* Investors see poor U.S. earnings as chance to take profit
* Nikkei holds above support levels
* Exporters off after rally inspired by weaker yen
* Utilities bought back after skidding in previous session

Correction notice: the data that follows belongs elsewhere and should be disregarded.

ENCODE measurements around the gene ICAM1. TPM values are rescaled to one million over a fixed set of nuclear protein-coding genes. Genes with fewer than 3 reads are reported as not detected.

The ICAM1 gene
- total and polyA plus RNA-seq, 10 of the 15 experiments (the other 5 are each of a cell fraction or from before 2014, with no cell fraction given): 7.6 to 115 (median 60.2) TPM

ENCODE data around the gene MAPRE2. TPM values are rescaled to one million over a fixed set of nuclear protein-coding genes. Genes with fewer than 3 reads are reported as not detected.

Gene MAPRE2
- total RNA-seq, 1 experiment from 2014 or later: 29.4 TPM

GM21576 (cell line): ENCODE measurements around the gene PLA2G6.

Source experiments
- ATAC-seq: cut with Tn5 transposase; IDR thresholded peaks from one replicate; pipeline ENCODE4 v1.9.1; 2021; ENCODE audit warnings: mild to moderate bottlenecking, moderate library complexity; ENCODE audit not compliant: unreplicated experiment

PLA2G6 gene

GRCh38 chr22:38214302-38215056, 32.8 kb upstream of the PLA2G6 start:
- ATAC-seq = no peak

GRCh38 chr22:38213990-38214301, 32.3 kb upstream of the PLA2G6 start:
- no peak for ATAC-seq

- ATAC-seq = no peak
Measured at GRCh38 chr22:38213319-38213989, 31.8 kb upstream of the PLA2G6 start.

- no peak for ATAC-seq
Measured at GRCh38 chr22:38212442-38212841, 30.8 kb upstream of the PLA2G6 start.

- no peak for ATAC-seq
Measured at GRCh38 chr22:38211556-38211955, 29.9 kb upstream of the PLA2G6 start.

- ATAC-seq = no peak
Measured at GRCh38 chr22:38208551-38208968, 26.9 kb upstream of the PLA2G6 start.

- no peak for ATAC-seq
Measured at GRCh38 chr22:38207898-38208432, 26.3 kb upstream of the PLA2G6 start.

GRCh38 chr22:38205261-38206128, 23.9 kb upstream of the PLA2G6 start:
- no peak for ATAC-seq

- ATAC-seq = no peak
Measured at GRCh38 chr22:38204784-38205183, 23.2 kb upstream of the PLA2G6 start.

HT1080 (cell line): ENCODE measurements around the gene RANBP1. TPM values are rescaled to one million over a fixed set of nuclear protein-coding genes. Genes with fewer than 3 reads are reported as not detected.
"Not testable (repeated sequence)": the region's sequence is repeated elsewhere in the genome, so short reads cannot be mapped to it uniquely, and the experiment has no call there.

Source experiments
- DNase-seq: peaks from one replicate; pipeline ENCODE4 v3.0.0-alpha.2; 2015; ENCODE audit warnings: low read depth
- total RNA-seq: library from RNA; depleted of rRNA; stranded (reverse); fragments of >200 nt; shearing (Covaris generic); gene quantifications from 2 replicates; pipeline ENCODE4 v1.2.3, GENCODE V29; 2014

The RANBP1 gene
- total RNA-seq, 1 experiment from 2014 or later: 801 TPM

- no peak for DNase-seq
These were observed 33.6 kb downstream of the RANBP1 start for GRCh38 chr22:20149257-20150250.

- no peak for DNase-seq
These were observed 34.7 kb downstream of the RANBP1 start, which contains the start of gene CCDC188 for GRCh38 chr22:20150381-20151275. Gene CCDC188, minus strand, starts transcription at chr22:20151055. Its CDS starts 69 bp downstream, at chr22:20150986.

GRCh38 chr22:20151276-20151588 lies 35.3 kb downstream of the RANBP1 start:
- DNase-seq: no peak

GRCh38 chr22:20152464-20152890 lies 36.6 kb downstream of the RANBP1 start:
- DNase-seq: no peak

TOKYO, Oct 24 (Reuters) - Japan's Nikkei share average fell in early Wednesday trade after poor U.S. earnings increased investor uneasiness about the outlook for Japanese companies, and prompted them to take profits after a steep rally over seven days of gains. Exporters shed after a rally propelled by a weaker yen over the past week and a half, with automakers Toyota Motor Corp and Honda Motor Co down 1.3 and 1.4 percent respectively, and construction machinery maker Komatsu Ltd slipping 2.1 percent. However, the benchmark pared its early losses as the market continued to be supported by expectations of easing from the Bank of Japan at its next policy meeting on Oct. 30, via an increase in its asset-buying scheme. ``We can see this as a temporary, short-term adjustment,'' said Fumiyuki Nakanishi, manager of investment and research at SMBC Friend Securities. ``With the yen still soft and stocks at highs after a quick rally, it's a very good moment for people to take profits.'' The Nikkei dropped 0.7 percent to 8,949.21, holding above its 25-day moving average at 8,872.59 and its 75-day moving average at 8,854.24. However, analysts said it could test those support levels if HSBC's China purchasing manager's index disappoints investors this morning. In New York, weak results from chemical maker DuPont and United Technologies Corp hit sentiment as investors become concerned that the global slowdown was having a bigger impact on corporate earnings than anticipated. ``Seeing as the market has now recovered after a sell-off on doubts about earnings, it's possible that it could fall sharply again as we start to see actual earnings come out and people realise that it really is as bad as expected,'' Nakanishi of SMBC Friend Securities said. On Wednesday morning, Kawasaki Heavy Industries Ltd sagged 5.7 percent after the company sliced its first half operating profit forecast almost in half to 10.3 billion yen ($129 million), citing weaker-than-expected sales of precision equipment and motorcycles due to a slowdown in China and Europe. Canon Inc dropped 1.6 percent and Ricoh Co Ltd lost 2.2 percent after U.S. rival Xerox Corp, historically known for printers and copiers, reported lower-than-expected third-quarter revenue and cut its full-year earnings forecast. Utilities ran counter to the market, with the sector gaining 1.5 percent after a 6.6 percent slide on Tuesday on media reports that Kansai Electric Power Co Inc would cancel its previously forecast annual dividend as it struggles with high oil and gas prices. KDDI Corp gained 1.2 percent after the Nikkei business daily said it was going to integrate its cable business with Sumitomo Corp by late 2013, after acquiring current market leader Jupiter Telecommunications. Sumitomo lost 0.5 percent, however, while Jupiter lost 3.2 percent after soaring 44.1 percent in the last two sessions on reports of the deal, which had brought it to more than the 110,000 yen that the Nikkei said KDDI and Sumitomo would offer per share for the remaining 30 percent of shares they do not own already. The Nikkei rose for a seventh straight day of gains on Tuesday, its longest winning streak since July 2011.